The suspension is one of the most important parts of a car. All cars have some sort of suspension system, even golf carts. A suspension has three major jobs: to keep the car's frame from dragging on the ground, to control body movement during cornering and to control wheel movement over imperfections in the road. Suspension design is a complicated science--very nearly art--in its subtlety, complexity and variation.
The suspension is one of the most important
parts of a car. All cars have some sort of suspension system, even golf carts.
A suspension has three major jobs: to keep the car's frame from dragging on the
ground, to control body movement during cornering and to control wheel movement
over imperfections in the road. Suspension design is a complicated science--very
nearly art--in its subtlety, complexity and variation. Even on a fairly smooth
road, small bumps jolt the car as it travels. Without any sort of suspension,
these bumps could force the wheels off the road, damage the car and jolt the
driver. Suspension keeps the wheels in contact with the road surface, and keeps
the car intact and the driver comfortable.
A suspension system comprises five basic
components: the tires, wheel hubs (steering knuckles on the steer axle), the
springs (which bear the weight of the car), the control arm or arms (which link
the wheel hubs, steering knuckle or axle to the chassis) and the dampers
(a.k.a. shock absorbers, which slow the movement of the suspension and inhibit
the springs' natural tendency to oscillate).
Tires and Springs
• The first layer of the suspension system is the tires. A car's flexible,
air-filled tires respond to dips and bumps in the road, bending to absorb some
of the shock. The tires are attached to the wheels, which are attached to
springs. When a bump pushes on the wheels, it compresses the spring. This lets
the wheel move up and down with jolts, keeping the body of the car from
absorbing the knocks directly.
• A problem with springs is that they don't dissipate energy. When a bump in
the road compresses a spring, it stores the energy. It then springs back,
pushing back against the road with almost as much force as the road had
exerted. (Some of the force is dissipated as heat.) If the suspension consisted
of nothing but springs and tires, the car would bounce up and down
continuously, making for an uncomfortable and dangerous ride. Shock absorbers
are the solution to this. There are many different kinds, but they all consist
of a column or flexible container filled with a fluid. When a coil inside is
compressed, a piston pushes down on the shock absorber, compressing the fluid.
This pushes the fluid out of the way, creating resistance. This resistance
turns the energy pushing down on the shock into heat, which leaks out into the air.
Instead of storing the energy from every jolt in the spring, most of it is
dissipated through the shock. The car doesn't bounce back violently--it only
rebounds enough to stay in contact with the road.
• Suspensions fall into one of two basic categories: dependent and independent.
A dependent suspension links the wheels on both sides of the car with some sort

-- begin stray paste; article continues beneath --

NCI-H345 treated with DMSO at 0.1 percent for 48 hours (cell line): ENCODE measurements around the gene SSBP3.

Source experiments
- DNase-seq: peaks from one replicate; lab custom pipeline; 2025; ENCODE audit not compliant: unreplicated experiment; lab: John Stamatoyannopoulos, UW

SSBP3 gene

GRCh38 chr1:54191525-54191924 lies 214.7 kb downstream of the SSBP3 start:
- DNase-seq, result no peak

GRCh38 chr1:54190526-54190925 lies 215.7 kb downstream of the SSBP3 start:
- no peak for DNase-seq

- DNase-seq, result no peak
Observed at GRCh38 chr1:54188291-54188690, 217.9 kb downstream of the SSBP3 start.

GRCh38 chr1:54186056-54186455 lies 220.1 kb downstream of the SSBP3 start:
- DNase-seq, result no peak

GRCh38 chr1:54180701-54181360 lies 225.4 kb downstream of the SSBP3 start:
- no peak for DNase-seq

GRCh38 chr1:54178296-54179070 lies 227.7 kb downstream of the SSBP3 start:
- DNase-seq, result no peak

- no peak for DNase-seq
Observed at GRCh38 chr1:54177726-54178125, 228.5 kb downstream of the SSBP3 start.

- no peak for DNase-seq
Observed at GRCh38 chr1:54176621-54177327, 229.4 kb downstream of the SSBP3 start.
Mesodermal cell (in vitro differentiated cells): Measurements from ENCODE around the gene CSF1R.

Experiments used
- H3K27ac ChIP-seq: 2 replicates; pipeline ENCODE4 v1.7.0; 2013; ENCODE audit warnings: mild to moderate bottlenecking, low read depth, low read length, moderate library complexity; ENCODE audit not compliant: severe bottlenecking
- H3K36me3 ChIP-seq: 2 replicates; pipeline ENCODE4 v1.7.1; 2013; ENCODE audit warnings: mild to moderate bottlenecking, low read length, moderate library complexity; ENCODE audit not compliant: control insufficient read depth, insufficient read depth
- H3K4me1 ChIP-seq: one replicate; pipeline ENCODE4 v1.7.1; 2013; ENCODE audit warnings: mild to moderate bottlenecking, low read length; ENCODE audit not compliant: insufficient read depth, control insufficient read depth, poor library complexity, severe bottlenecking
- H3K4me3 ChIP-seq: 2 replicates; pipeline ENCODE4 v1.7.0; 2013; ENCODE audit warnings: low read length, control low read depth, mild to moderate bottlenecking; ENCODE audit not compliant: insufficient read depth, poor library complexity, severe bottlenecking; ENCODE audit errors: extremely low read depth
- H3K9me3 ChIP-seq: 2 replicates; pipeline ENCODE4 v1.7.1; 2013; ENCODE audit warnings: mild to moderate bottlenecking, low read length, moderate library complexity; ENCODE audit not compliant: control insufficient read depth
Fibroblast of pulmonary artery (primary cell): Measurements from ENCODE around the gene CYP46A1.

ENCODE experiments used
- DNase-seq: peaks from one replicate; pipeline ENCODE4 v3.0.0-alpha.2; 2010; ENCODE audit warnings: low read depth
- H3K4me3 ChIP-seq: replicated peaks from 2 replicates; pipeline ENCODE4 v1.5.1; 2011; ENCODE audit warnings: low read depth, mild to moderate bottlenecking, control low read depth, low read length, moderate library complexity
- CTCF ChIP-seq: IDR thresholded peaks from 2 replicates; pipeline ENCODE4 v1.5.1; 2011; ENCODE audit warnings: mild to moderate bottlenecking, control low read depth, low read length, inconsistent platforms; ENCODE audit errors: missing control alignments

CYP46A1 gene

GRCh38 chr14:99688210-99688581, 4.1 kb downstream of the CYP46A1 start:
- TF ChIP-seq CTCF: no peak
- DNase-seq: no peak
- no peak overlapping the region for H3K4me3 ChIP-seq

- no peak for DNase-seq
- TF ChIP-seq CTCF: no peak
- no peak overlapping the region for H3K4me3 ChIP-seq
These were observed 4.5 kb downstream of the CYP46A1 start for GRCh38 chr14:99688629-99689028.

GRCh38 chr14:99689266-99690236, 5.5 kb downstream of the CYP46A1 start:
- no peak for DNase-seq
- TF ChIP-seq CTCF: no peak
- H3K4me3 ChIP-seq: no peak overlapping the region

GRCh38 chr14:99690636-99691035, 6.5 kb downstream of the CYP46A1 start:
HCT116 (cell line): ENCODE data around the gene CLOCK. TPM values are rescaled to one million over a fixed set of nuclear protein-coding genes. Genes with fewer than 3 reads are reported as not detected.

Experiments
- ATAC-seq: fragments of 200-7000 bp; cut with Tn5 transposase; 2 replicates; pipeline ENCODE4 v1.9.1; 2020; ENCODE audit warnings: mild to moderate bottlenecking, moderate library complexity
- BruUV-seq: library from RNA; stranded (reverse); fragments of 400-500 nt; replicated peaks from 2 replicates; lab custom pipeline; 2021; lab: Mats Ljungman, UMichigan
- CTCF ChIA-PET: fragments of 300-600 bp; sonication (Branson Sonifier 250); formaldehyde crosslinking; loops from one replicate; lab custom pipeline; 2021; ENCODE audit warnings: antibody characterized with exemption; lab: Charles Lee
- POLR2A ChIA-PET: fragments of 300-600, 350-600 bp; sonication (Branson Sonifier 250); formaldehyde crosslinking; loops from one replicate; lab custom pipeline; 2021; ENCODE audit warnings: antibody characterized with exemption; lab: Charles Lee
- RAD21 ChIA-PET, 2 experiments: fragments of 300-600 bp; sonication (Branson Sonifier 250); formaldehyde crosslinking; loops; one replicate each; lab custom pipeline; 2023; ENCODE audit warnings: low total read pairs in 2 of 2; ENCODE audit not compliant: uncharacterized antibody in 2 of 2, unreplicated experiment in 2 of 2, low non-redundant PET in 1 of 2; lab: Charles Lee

of solid or flexible axle, so suspension movement on one side of the car
directly affects the other side. Independent suspensions utilize one of several
different configurations to keep motion on one side of the car from affecting
the other side. Generally speaking, dependent suspensions are cheaper to build
and engineer, but independent suspensions offer better handling (especially
over rough roads at high speed) and a more comfortable ride.
• Dependent suspensions come in two basic flavors: the "live" axle
(meaning that it has a differential for transferring power, as in most
rear-wheel-drive cars and trucks), the "dead" axle (which simply
serves to support the weight of an un-driven end of a car, as in the rear of a
front-wheel-drive car). Dead axles come in a few different variations,
including the twist-beam semi-independent axle. Twist beam axles utilize a
tube-within-a-tube design. The outer tube connects to the wheel hubs and
springs, and the inner tube keeps the outer tubes together. This allows the
wheels on either side to act a little more independently than a solid dead axle
Lateral Arm Suspensions
• Most steering systems use some sort of lateral-arm (meaning that the control
arm pokes out perpendicular to the frame rail, toward the wheels) independent
suspension. There are several different types of lateral-arm suspensions, but
the two most common are the double-A-arm and MacPhereson strut. Double-A-arm
suspensions are so-called because they use a pair (upper and lower) of A-shaped
control arms to connect the chassis and wheel hub. MacPhereson strut
suspensions replace the upper control arm with a strut, which is a combination
control arm, spring and shock absorber. Strut suspensions are lighter and
cheaper to build, but generally don't handle as well as a proper double-A-arm.
Trailing/Leading Arm Suspensions
• Trailing/Leading-arm suspensions use a control arm connected to the chassis,
either ahead of the axle (trailing-arm, used for many rear suspensions), or
behind the axle (leading-arm, used to control the front axle of many
four-wheel-drive trucks). Trailing/leading-arm suspensions are the longitudinal
equivalent of lateral-arm suspensions; a four- or five-link suspension uses an
upper and lower control arm (like the double-A-arm), and a single-trailing-arm
(a.k.a. "truck arm") suspension uses a single link to connect the
chassis and axle (similar to the MacPhereson strut). Truck-arm suspensions
don't offer the control of a four- or five-link, but are still suitable for
many live-axle applications; Nascar stock-car builders prefer the truck-arm
suspension for its light weight, durability and simplicity.
Olivia Tong is the freelance writer for
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